This Wisconsin Court of Appeals case, The Selmer Company v. Rinn
, found that Wisconsin’s non-compete statute (Wis. Stat. § 103.465, which protects workers’ mobility, and invalidates overly-restrictive non-compete agreements) did not apply to an employee’s stock option agreement with his employer. According to the Court:
[U]nlike typical restrictive covenants, upon which a prospective employee’s position may depend, there were no consequences attached to Rinn’s refusal to accept the agreement. The circuit court found Rinn was not pressured to sign the stock option agreement, nor was his employment conditioned upon his doing so. Indeed, the circuit court found Rinn’s refusal would not have affected his employment in any way.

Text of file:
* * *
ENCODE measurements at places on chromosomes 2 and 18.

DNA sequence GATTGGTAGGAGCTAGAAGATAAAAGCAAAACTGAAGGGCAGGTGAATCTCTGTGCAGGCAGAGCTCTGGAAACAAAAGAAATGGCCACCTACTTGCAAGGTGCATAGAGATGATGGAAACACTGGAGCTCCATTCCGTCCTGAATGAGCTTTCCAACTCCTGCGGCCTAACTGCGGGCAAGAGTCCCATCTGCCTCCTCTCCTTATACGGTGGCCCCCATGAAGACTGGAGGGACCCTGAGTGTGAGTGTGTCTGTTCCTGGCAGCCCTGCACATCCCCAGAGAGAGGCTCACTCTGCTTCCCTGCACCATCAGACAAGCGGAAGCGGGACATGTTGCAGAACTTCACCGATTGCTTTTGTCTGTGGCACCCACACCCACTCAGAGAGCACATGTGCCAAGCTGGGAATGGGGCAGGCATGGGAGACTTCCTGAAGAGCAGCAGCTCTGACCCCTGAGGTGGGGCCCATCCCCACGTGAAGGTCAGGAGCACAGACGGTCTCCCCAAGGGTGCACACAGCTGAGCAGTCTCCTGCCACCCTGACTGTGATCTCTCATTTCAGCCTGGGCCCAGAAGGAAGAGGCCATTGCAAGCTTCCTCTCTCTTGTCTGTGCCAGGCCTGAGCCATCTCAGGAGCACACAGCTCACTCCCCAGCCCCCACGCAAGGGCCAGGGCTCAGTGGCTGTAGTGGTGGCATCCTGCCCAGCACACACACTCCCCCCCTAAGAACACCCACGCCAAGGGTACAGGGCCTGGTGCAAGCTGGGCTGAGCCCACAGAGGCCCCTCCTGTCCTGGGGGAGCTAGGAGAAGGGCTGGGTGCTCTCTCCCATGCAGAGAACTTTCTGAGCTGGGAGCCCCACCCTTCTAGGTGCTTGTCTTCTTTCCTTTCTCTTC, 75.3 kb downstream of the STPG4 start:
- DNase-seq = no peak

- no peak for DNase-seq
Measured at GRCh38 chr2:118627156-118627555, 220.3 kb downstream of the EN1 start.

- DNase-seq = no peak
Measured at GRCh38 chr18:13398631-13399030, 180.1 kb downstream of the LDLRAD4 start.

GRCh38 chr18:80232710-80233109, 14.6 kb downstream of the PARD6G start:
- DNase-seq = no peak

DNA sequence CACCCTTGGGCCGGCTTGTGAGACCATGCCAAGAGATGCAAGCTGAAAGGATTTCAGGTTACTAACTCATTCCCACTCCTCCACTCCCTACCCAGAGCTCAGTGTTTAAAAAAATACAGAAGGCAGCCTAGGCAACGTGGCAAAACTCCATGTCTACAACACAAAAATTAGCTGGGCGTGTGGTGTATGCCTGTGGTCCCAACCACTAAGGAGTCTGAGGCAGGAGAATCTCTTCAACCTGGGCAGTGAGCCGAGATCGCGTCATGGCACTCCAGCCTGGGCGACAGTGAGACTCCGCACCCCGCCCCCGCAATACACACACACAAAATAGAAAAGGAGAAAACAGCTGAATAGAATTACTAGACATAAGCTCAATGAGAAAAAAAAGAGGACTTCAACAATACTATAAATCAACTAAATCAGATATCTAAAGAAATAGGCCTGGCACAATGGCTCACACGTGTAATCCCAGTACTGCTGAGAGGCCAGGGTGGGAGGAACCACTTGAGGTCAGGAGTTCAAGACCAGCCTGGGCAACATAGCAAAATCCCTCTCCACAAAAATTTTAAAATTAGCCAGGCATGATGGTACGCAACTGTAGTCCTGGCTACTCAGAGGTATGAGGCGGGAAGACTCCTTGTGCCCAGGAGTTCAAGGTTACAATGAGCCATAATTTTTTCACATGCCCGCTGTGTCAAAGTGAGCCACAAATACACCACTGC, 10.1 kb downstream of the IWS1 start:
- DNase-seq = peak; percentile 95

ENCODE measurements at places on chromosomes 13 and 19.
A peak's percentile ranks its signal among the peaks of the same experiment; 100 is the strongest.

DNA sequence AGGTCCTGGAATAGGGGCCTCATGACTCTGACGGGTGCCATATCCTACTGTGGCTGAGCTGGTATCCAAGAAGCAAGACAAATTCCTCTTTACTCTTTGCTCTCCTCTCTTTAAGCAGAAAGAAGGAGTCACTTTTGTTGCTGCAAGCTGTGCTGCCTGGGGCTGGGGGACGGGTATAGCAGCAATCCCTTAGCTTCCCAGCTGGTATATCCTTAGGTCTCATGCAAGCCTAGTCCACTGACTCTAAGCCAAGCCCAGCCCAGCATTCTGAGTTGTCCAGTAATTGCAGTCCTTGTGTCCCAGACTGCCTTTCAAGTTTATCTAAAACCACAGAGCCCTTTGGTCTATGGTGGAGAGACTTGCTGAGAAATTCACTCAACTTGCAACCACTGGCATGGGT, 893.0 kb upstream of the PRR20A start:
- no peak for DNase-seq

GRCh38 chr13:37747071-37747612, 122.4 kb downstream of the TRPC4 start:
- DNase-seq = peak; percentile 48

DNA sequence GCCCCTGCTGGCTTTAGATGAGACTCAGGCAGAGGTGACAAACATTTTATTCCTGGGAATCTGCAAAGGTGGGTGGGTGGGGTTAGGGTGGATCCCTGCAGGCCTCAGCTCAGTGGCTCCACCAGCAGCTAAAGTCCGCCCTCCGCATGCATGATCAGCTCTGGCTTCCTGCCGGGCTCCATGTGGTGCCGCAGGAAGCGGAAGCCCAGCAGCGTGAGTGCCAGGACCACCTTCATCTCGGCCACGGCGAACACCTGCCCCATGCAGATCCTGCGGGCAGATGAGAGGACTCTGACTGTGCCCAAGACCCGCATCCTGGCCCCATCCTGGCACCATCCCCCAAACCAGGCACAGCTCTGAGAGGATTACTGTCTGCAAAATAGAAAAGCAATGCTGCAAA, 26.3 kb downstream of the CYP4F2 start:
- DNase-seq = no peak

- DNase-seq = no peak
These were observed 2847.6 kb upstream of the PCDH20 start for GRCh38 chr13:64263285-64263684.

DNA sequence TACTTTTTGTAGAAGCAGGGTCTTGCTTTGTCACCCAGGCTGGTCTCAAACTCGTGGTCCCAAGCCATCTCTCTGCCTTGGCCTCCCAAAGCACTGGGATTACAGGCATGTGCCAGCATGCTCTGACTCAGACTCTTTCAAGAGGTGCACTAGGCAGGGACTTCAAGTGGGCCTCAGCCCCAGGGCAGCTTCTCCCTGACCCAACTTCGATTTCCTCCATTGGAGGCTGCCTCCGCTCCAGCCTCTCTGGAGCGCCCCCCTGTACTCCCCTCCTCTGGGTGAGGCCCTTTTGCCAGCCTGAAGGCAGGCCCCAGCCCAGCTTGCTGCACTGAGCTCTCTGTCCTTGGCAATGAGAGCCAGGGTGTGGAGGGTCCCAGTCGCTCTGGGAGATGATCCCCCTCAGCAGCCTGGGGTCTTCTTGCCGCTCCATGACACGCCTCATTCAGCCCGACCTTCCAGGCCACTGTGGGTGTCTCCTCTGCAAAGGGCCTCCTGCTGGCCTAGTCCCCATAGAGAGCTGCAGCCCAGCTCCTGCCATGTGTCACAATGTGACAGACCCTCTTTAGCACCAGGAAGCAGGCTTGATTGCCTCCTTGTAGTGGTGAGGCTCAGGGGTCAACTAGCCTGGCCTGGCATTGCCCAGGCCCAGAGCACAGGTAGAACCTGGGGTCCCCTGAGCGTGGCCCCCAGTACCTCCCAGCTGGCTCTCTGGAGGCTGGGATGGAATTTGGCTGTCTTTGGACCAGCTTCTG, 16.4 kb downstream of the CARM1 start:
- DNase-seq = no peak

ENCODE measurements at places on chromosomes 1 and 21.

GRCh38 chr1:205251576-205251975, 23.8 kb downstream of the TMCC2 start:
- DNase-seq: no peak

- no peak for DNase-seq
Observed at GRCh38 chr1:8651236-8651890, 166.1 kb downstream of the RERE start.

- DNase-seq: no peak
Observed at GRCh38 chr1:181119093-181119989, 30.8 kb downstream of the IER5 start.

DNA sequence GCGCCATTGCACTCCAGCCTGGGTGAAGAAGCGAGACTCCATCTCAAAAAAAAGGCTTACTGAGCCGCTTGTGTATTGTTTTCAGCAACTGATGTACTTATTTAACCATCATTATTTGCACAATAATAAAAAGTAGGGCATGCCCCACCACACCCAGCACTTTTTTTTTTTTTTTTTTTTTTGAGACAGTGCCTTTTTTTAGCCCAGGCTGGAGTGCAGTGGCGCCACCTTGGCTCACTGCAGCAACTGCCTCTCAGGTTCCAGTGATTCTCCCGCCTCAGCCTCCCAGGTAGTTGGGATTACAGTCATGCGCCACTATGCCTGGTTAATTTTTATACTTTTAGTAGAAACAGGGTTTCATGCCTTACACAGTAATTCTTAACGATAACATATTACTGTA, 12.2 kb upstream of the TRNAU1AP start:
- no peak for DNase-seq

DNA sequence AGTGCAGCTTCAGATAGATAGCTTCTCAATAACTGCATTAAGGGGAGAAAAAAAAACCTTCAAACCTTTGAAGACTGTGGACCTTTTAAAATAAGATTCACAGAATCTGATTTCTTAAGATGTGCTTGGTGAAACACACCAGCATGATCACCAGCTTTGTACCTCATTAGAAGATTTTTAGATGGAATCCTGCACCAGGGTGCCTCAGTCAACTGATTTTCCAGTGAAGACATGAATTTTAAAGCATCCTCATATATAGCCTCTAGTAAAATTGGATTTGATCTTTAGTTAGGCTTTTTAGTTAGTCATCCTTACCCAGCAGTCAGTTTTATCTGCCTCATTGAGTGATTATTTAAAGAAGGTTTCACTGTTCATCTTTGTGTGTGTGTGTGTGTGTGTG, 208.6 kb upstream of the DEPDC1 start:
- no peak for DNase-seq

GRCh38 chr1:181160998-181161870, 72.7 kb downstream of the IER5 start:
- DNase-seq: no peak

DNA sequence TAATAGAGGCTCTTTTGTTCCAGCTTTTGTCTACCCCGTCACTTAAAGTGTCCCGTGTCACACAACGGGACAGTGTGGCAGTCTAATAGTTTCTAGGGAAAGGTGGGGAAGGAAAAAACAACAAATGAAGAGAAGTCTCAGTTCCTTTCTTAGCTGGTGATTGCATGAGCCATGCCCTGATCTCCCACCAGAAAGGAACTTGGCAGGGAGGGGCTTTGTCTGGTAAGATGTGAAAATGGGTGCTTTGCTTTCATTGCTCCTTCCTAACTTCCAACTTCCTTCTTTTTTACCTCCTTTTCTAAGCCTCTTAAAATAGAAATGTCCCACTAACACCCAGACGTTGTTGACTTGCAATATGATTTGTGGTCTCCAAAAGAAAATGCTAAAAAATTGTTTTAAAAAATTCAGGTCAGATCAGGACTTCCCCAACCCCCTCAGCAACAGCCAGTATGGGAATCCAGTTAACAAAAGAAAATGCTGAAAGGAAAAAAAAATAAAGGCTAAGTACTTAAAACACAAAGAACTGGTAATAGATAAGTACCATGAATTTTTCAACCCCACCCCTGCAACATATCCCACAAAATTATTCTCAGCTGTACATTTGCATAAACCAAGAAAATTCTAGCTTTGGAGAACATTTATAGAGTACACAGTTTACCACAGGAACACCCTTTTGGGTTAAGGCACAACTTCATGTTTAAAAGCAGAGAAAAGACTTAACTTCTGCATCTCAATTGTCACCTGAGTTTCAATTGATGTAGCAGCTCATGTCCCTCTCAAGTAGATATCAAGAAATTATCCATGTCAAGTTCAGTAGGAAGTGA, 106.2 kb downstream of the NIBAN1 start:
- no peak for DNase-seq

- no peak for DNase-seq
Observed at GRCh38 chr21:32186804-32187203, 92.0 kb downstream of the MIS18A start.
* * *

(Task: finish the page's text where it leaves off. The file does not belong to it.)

Because the non-compete statute did not apply, the agreement’s non-solicitation and confidentiality provisions were scrutinized under law that was better for the employer. The agreement was found enforceable. The employee’s competitive actions were found in violation of the (enforced) agreement’s provisions. This case is also notable because the Courts involved found sanctions (penalties) should be made against the employee for continuing competitive activities that a court prohibited, and also for violating legal procedural rules (specifically, discovery rules). Bottom lines for WI workers: (1) do not assume that WI’s pro-worker non-compete statute will apply to and/or invalidate your non-compete agreement; (2) with non-competes, an ounce of prevention is worth a pound of cure– have an attorney review your situation BEFORE you take a new job and/or engage in activities the employer may allege are non-competitive; (3) there are additional risks to you if you violate a court order (or put yourself in a position where your opponent could argue that to be the case).